Dental crowns are fantastic restorations that can protect a damaged tooth and bring back your dazzling smile. But have you ever wondered how exactly those crowns stay securely in place? The answer lies in a powerful, yet often misunderstood, material: dental glue, or more accurately, dental cement.

This guide dives deep into the world of dental cement, explaining what it is, how dentists use it for dental crowns, and why it’s crucial to leave the application to the professionals. 

We’ll also explore the benefits of dental cement. So, if you’ve ever been curious about the magic behind a secure crown, keep reading!

If you have any problem with your dental crowns and you need help, schedule an appointment with your dentists at Enhance Dental Centre.

What Is Dental Glue for Crowns?

What Is Dental Glue for Crowns?

First, it’s important to clarify that dental “glue” for crowns isn’t actually glue in the traditional sense. Dental professionals use a special material called dental cement to secure crowns to the underlying tooth.

Here’s a breakdown of what dental cement is and its role with crowns:

Material: Dental cement is a strong bonding agent specifically formulated for use in the mouth. It comes in various types, each with its own properties for different dental applications.

Function: For crowns, dental cement acts like a powerful adhesive. It securely bonds the crown to the prepared tooth structure, creating a tight seal that prevents leakage, bacteria buildup, and potential issues like sensitivity.

Types: There are temporary and permanent dental cements. Temporary cement might be used for initial placement or while a permanent crown is being created. Permanent cement provides a long-lasting bond for the final crown restoration.

6 Types of Dental Cement

6 Types of Dental Cement

There are six primary types of dental cements: Zinc Phosphate Cement, Polycarboxylate Cement, Glass Ionomer Luting Cement, Polyacid-Modified Composite Cement, Resin-Modified Glass Ionomer Cement, and Resin-Based Cement, with a new secondary category called Bioceramic Luting Cement. Each type has its own uses and characteristics.

1- Zinc Phosphate Cement

As implied by the name, two elements of the periodic table make up this type of dental cement: zinc (Zn), a metal, and phosphate (PO4), a mixture of two non-metals, phosphorus (P) and oxygen (O). It has been used for a century in the field of dentistry.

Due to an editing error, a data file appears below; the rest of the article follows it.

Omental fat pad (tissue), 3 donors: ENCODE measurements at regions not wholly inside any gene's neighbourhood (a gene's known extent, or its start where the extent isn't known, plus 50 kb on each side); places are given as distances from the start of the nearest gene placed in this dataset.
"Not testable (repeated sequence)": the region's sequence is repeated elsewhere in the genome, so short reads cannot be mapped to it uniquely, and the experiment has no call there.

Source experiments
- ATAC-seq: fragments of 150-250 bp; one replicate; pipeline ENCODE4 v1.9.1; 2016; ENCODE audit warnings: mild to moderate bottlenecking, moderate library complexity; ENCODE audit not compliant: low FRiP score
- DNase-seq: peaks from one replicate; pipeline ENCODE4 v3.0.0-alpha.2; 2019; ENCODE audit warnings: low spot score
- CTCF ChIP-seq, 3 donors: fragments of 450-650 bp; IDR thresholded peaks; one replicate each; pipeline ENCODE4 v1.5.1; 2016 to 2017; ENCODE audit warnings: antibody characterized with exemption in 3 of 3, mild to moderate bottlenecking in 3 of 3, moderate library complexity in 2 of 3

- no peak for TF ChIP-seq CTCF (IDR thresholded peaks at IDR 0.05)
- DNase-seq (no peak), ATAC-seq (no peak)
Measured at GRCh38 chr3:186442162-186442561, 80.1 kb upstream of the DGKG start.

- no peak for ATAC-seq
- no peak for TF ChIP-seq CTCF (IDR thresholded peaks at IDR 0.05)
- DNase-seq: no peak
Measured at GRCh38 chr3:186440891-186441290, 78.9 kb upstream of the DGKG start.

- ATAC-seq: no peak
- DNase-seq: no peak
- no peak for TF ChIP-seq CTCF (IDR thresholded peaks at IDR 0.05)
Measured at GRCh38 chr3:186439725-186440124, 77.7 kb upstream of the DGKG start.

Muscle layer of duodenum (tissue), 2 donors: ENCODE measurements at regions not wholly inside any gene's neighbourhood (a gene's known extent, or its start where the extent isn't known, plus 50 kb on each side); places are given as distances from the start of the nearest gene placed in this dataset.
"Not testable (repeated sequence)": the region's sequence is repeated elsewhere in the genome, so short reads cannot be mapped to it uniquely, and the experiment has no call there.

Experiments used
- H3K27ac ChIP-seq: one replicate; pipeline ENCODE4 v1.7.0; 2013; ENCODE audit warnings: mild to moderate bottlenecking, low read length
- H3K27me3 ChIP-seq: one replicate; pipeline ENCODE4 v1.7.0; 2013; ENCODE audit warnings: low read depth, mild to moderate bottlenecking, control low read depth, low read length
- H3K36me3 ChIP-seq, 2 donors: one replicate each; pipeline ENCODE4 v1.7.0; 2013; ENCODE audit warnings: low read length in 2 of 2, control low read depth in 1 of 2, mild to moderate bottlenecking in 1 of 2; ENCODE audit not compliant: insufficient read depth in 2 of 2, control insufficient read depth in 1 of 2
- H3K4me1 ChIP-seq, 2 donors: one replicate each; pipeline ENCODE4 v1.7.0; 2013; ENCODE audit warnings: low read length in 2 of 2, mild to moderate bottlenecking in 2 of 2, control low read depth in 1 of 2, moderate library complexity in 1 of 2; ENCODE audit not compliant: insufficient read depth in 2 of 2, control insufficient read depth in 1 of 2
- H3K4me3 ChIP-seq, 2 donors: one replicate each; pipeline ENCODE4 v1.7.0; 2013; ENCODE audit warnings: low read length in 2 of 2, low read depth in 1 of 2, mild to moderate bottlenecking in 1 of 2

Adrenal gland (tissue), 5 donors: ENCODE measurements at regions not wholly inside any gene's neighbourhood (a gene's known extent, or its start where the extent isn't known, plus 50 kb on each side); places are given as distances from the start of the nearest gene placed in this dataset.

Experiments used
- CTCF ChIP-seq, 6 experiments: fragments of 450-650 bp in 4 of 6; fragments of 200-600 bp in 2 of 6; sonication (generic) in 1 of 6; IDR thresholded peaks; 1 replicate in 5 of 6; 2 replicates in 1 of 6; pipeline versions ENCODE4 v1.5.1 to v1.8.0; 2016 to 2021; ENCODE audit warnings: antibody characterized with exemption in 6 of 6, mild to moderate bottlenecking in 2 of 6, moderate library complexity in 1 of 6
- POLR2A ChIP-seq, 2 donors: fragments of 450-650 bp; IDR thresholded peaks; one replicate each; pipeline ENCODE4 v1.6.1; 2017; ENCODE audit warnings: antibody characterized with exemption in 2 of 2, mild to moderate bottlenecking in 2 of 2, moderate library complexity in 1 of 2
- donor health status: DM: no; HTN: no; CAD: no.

It is radiopaque and reasonably priced. It is simple to combine and clean up. Because of its extremely low pH, it attaches to the tooth structure very loosely. It is irritable and is temperature-sensitive.

It is used for routine luting of metal-supported crowns and bridges, as a basin material and temporary restorations of the oral cavity.

2- Glass Ionomer Luting Cement

This dental cement is highly desirable due to its high fluoride release and strong adhesion properties. It is acidic and used for cavities abrasion and erosion, deciduous tooth restoration, class III and V carious lesions restoration, and tunnel restorations. Its applications include restoring teeth and repairing carious lesions.

3- Polycarboxylate Cement

Another name for it is “zinc poly-acrylate cement.” When this kind of dental cement is used frequently, it can cause pulpitis. It binds strongly to the oral cavity’s tooth structure.

It is used to make luting materials for crowns, bridges, inlays, orthodontic appliances, root canal fillings, pulp capping, and filling materials as well as to protect the cavity liners.

4- Polyacid Modified Composite Cement

This material has high bond strengths to the oral cavity but low solubility in oral fluids, and loses its strength over time due to hygroscopic expansion. It is primarily used in children’s dentistry.

5- Resin Based Cement

This dental curing light-based material builds high bond strength to tooth structure, with low-strength dental ceramics, and is not radiopaque, primarily used in restorative dentistry.

6- Resin Modified Glass Ionomer Cement

This cement is easy to mix and clean, releases fluorides over time, and is hydrophilic, making it resistant to moisture. It is used for Class I, II, III, and V restorations in primary teeth, and is easy to clean up.

7- Bioceramic Luting Cement

It is basically a water-based competition of calcium aluminate (CaAlO3) and glass ionomer components. It is rapidly gaining traction in various dental applications, including endodontics, implant dentistry, and orthodontics.